Stand-up Meetings are a simple, yet effective, way of getting teams to communicate, commit to short term goals and solve problems. There is a proposed format for stand-up meetings which suggests that each team member should provide answers to the following three questions:
- What did you do yesterday?
- What will you do today?
- Are there any impediments in your way?
Have you ever done that and eventually it turned out to get pretty booooooring? I have… Countless times…
Yesterday/Today Stand-Up Meeting (Traditional Proposed Format)
The Yesterday/Today format is a good way to start with, do not get me wrong. I think it’s very important for teams that are not used to communicating daily to start with that format. I just think that we should always look for improvements as opposed to just following a pre-determined format… Recently we have been trying something a little bit different and it turned out to be much more effective, I’ll explain why. Jason Marcotte coined the term as the Walk the Wall Stand-Up Meeting, I quite liked it.
Basically the sequence of the stand-up meeting is determined by our Story Wall. Each item on the wall gets discussed taking into account the 3 questions mentioned before. Martin Fowler reminds us on his post to “Focus on the Backlog” and this is what this new format is all about:
Walk the Wall Stand-Up Meeting
Here are some of the issues that we are addressing by doing the Walk the Wall Stand-Up.
During the Yesterday/Today Stand-Up we noticed that each team member ended up talking alone and in sequence, usually there were no discussions or quick Q&A. That defeats one of the main purposes of the stand-up, which is communicating. I found a word that describes what we were experiencing: Soliloquy.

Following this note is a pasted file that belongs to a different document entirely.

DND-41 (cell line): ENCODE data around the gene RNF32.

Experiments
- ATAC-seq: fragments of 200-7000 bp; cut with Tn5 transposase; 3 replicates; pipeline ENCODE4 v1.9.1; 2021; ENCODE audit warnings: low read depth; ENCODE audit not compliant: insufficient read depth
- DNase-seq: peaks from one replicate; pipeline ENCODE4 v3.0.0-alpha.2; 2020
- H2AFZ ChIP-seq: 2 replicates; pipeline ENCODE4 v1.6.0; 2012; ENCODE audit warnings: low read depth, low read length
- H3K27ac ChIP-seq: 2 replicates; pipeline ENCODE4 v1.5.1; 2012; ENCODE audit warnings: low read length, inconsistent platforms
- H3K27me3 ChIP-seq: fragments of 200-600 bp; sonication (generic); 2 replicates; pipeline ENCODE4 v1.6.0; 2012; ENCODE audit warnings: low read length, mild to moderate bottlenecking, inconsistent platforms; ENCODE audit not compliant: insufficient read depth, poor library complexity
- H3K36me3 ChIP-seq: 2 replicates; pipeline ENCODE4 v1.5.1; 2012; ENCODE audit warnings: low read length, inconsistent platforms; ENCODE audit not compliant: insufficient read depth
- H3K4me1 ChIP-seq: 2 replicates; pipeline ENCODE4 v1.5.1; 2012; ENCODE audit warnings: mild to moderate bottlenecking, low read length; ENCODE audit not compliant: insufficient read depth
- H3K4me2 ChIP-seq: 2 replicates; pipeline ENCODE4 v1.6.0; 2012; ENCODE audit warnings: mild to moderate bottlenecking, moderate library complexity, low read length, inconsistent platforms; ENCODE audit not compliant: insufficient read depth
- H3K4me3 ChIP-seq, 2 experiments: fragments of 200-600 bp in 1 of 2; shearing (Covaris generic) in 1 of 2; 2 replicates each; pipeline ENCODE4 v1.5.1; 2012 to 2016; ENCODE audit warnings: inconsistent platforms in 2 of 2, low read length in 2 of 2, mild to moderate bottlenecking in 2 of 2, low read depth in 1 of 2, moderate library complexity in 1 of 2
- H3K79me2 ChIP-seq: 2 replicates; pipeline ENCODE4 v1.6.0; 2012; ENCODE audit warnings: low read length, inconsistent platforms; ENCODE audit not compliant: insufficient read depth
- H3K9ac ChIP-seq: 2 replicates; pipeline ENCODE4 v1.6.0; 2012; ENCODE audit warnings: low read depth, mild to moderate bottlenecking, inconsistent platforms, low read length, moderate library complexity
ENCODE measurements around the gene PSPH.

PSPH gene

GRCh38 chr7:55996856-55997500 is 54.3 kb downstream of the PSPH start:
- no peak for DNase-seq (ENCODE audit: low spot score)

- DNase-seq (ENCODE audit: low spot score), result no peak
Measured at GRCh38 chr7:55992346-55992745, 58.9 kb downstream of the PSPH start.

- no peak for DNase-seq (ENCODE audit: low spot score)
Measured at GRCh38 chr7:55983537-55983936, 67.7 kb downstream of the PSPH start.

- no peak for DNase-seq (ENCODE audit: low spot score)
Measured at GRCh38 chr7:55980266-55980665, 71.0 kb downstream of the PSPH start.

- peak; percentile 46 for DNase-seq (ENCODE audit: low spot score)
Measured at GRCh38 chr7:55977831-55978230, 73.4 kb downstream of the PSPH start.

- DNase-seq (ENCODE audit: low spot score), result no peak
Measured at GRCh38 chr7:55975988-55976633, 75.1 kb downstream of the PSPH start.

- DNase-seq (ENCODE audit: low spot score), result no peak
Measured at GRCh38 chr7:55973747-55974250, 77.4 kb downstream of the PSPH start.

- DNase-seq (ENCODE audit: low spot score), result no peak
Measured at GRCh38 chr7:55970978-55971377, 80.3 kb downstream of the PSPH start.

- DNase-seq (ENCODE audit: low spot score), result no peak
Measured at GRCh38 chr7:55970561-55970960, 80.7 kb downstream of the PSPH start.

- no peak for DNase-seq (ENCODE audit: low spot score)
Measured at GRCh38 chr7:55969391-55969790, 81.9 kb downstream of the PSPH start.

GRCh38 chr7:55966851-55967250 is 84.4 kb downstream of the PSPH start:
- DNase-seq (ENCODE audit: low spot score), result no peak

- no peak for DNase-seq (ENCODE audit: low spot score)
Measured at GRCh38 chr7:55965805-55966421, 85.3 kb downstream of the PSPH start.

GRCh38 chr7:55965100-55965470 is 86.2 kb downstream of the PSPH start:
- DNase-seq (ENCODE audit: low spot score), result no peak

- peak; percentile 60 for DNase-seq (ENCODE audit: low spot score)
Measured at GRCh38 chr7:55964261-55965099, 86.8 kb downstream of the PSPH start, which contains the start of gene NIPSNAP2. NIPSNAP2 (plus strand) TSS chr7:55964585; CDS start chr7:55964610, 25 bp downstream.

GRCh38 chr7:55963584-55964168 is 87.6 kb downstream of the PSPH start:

Walking the wall allows more than one team member to talk about something, e.g.: explain what they were working on yesterday. It could be that they were actually pairing on that particular item and have similar things to say about it. It also allows people to talk to each other about a particular item (Story, Task or anything on the wall) that is relevant to the entire team. After implementing this we had developers/ba’s/testers talking more about a particular item.
Keep an eye on the quiet members of your team… One of the good things about the Yesterday/Today stand-up is that everyone gets to say something, which empowers and therefore motivates them. The facilitator should perhaps ask direct questions sometimes.
Means to an End - Tasks/Achievements
The three questions above suggest that each member has to explain “what they did” as opposed to “what they achieved”. This leads people into explaining the “tasks” that they executed, as opposed to “goals” that they achieved. E.g.: “Yesterday I went to meeting A and I wrote document B and I paired with John on story D”. There’s a lot missing there:
- What was achieved?
- Do you need anything from anyone here in order to proceed?
- Is this harder/easier than what you thought? Can someone else help?
We see those discussions happening when it’s focused on the stories. It is easier and more likely that someone will mention that “In order for me to finish Story A I need help from a BA” for example.
We also learnt that it helps to have a facilitator during the the stand-up just like we do with retrospectives.
Walk the Wall Stand-Up Meeting with Facilitator
- It is not a micro-management status update when the manager asks everyone what they are doing and how long it’s going to take so that he can update his Gantt Chart.
- Rotate the facilitator